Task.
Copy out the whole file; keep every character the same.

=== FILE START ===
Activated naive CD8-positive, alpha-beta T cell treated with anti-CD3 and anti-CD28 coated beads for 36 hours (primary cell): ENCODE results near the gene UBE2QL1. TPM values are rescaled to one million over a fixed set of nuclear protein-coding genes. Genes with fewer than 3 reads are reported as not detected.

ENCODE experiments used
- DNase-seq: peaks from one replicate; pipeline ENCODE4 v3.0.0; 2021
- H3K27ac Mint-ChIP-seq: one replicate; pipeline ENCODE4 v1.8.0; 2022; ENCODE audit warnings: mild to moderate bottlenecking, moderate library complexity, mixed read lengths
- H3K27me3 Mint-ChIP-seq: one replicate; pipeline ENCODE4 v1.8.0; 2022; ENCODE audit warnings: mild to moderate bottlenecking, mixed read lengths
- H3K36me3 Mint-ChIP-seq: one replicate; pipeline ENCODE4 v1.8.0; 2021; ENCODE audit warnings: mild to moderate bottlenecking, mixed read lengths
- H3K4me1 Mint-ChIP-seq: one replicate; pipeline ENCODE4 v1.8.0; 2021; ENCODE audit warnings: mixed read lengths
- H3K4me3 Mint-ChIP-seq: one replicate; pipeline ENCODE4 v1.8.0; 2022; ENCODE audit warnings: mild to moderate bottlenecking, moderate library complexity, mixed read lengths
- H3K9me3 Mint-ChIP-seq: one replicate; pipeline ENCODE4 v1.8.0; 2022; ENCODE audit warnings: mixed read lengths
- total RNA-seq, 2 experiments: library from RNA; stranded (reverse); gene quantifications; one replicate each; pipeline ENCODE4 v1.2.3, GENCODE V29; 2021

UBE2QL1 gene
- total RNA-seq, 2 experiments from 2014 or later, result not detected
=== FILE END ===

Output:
Activated naive CD8-positive, alpha-beta T cell treated with anti-CD3 and anti-CD28 coated beads for 36 hours (primary cell): ENCODE results near the gene UBE2QL1. TPM values are rescaled to one million over a fixed set of nuclear protein-coding genes. Genes with fewer than 3 reads are reported as not detected.

ENCODE experiments used
- DNase-seq: peaks from one replicate; pipeline ENCODE4 v3.0.0; 2021
- H3K27ac Mint-ChIP-seq: one replicate; pipeline ENCODE4 v1.8.0; 2022; ENCODE audit warnings: mild to moderate bottlenecking, moderate library complexity, mixed read lengths
- H3K27me3 Mint-ChIP-seq: one replicate; pipeline ENCODE4 v1.8.0; 2022; ENCODE audit warnings: mild to moderate bottlenecking, mixed read lengths
- H3K36me3 Mint-ChIP-seq: one replicate; pipeline ENCODE4 v1.8.0; 2021; ENCODE audit warnings: mild to moderate bottlenecking, mixed read lengths
- H3K4me1 Mint-ChIP-seq: one replicate; pipeline ENCODE4 v1.8.0; 2021; ENCODE audit warnings: mixed read lengths
- H3K4me3 Mint-ChIP-seq: one replicate; pipeline ENCODE4 v1.8.0; 2022; ENCODE audit warnings: mild to moderate bottlenecking, moderate library complexity, mixed read lengths
- H3K9me3 Mint-ChIP-seq: one replicate; pipeline ENCODE4 v1.8.0; 2022; ENCODE audit warnings: mixed read lengths
- total RNA-seq, 2 experiments: library from RNA; stranded (reverse); gene quantifications; one replicate each; pipeline ENCODE4 v1.2.3, GENCODE V29; 2021

UBE2QL1 gene
- total RNA-seq, 2 experiments from 2014 or later, result not detected